The use of the word ‘gang’ does in itself show, in many circumstances, a certain cultural ignorance. There are, presumably, cases in which the right to freedom of assembly under Article 11 of the Human Rights Act 1998 (HRA) have been breached. What it is that differentiates large groups made up of minority members of society from groups of majority members of society has not been made entirely clear.
Why it is that a group of hoodlums in sweatpants drinking copious amounts of liquor in a barren South London wasteland would be dispersed, but a group of rowdy drunken businessmen in upmarket Mayfair would not be – is just as opaque. An arrest for assault, a long established offence in law, may be used where there is the genuine perception of intimidation due to an individual’s conduct within or outside of a group. When bringing cases against people whose lives have been defined by hardship and subject to hyper-masculinity, their life experiences must be considered during sentencing as the ‘egg shell skull’ rule can apply. It is though often difficult to establish causation.
The Labour government under Tony Blair’s somewhat dogmatic premiership introduced the Human Rights Act in line with European standards, yet simultaneously allowed it to be completely undermined by the indiscriminate usage of antisocial behaviour orders – tearing families apart – and the indiscriminate usage of powers designated for terrorism offences.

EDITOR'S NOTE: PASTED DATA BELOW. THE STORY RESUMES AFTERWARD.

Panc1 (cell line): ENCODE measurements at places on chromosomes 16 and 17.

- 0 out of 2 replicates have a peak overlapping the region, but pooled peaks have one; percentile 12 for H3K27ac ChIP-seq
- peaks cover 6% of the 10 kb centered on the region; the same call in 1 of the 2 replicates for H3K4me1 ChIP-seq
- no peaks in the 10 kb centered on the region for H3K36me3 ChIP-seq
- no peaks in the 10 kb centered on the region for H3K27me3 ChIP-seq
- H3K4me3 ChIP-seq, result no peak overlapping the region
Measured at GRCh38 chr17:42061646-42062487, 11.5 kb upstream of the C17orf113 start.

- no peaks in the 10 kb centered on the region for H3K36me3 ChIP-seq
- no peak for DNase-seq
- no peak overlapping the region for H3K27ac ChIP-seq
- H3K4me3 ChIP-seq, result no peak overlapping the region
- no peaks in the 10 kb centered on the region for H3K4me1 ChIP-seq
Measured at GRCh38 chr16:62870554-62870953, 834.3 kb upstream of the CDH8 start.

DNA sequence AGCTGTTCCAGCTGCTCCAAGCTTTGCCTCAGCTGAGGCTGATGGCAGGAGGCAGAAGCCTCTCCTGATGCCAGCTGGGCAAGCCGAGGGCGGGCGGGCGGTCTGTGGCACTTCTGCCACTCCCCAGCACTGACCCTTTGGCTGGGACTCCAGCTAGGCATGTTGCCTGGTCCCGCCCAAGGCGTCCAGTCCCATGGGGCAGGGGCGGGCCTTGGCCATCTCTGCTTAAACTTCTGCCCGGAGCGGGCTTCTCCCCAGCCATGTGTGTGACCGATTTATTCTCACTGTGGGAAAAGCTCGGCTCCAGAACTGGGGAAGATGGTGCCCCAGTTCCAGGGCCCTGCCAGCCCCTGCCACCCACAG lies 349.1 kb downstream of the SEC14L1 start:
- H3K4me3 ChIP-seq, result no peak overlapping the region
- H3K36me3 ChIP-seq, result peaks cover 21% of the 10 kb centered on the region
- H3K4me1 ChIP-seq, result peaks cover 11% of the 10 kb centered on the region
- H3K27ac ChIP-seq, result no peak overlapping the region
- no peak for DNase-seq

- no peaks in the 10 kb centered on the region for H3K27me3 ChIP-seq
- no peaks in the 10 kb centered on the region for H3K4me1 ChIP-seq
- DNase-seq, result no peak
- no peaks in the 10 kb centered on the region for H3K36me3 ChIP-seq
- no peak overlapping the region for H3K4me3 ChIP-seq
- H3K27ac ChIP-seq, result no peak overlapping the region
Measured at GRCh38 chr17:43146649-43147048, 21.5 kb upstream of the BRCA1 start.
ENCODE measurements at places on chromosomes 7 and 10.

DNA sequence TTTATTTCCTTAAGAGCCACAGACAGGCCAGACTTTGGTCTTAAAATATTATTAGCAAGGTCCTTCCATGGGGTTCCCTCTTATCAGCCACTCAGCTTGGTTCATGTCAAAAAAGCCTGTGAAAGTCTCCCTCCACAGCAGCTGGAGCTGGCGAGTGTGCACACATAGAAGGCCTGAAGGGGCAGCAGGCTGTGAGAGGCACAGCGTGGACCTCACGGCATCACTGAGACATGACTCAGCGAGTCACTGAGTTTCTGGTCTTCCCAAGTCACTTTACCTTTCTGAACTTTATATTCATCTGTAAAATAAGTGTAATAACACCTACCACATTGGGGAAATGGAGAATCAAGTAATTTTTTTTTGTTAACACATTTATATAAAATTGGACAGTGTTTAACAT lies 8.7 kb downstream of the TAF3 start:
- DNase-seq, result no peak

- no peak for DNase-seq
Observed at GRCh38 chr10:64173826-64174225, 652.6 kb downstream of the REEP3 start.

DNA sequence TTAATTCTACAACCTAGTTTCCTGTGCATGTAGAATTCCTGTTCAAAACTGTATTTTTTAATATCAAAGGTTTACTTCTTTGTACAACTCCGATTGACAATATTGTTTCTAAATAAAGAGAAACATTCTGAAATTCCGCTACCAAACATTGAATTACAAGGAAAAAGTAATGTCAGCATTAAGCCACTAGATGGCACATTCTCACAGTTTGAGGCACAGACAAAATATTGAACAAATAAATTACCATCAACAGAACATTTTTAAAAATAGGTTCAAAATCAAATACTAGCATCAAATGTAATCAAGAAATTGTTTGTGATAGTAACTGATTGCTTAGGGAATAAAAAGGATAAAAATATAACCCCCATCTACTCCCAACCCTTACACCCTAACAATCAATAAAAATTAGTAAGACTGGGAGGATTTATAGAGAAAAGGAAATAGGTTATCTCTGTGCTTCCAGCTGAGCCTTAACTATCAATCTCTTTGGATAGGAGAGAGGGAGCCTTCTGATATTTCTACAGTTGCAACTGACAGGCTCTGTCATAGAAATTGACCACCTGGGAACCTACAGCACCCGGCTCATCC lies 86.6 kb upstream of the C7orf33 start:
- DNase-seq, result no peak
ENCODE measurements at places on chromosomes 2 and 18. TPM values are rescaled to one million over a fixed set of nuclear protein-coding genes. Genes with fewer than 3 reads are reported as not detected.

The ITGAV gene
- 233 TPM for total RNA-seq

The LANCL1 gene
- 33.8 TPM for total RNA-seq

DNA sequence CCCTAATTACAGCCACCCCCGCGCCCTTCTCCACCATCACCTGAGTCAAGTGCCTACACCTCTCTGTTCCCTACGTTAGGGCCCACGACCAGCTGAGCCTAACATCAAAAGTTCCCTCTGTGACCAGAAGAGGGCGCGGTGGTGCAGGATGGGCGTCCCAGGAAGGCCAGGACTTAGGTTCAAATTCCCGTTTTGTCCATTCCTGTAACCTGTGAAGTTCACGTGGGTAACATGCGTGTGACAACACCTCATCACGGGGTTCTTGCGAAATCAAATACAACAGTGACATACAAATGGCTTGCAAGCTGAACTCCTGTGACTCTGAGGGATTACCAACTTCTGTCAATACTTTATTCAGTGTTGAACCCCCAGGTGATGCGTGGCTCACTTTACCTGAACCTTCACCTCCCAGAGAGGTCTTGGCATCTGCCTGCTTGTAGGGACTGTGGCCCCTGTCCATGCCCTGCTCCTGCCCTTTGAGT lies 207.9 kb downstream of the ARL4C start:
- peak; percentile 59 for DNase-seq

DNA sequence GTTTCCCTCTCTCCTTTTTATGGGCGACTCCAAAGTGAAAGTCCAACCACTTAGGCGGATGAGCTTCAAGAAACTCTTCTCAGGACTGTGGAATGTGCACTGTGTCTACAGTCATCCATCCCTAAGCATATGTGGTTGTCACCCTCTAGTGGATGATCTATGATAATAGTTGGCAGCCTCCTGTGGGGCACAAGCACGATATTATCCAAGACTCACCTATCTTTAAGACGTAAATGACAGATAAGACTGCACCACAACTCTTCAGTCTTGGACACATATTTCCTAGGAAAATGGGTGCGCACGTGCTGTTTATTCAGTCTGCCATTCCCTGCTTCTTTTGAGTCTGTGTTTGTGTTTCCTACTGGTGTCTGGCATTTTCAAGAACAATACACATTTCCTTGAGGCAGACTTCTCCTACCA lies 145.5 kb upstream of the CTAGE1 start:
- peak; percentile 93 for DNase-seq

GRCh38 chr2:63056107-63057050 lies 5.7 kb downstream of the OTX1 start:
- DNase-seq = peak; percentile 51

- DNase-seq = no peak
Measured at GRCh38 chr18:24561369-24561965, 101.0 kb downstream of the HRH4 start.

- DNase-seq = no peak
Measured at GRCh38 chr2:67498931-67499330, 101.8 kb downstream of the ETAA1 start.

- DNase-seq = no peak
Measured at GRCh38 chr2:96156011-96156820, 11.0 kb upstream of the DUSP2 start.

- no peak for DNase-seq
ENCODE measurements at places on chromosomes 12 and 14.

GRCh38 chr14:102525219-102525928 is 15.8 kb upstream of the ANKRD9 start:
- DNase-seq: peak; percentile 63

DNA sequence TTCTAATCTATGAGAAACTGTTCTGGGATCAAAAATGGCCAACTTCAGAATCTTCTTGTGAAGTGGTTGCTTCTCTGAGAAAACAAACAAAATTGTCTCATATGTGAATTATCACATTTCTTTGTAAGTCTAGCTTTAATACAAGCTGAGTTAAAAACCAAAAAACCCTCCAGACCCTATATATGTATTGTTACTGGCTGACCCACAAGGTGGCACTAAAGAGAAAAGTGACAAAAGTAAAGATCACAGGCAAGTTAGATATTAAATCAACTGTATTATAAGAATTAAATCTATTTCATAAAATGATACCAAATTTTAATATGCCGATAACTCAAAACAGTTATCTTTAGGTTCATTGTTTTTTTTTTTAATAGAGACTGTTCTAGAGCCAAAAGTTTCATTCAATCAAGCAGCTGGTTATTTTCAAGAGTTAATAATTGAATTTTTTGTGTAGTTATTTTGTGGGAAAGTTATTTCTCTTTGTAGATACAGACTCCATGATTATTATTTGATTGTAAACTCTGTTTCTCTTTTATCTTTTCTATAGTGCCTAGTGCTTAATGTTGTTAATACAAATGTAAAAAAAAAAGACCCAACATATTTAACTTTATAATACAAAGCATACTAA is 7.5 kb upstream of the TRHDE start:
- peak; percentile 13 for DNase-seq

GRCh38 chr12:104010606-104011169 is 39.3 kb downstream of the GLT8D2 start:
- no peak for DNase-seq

Policing by statistics became a Labour hallmark, as arbitrary targets and non-disclosure became the norm. ‘Antisocial’ is a highly subjective term. The Conservative stance has historically been to be ‘tough on crime and tough on the causes of crime’, which does allow room for intuitive discretion, especially where minors are concerned and where commonly espoused moral family values are taken into account.
When there is a fear of, or contempt for, the police as an institution it is harder to isolate individuals within it who may be at some fault. There is a three stage formal process for police dismissal; generally ending in gross misconduct charges.
Labour’s Jacqui Smith was an abysmal Home Secretary. Her fear of the unknown and xenophobia led to a string of terrible decisions at a disquieting cost to public safety. Her drug policy consisted of the sentiment that ‘drugs are wrong’. Clearly knowing the score – her profound insight into the intricacies of neurochemistry cannot fail to amaze.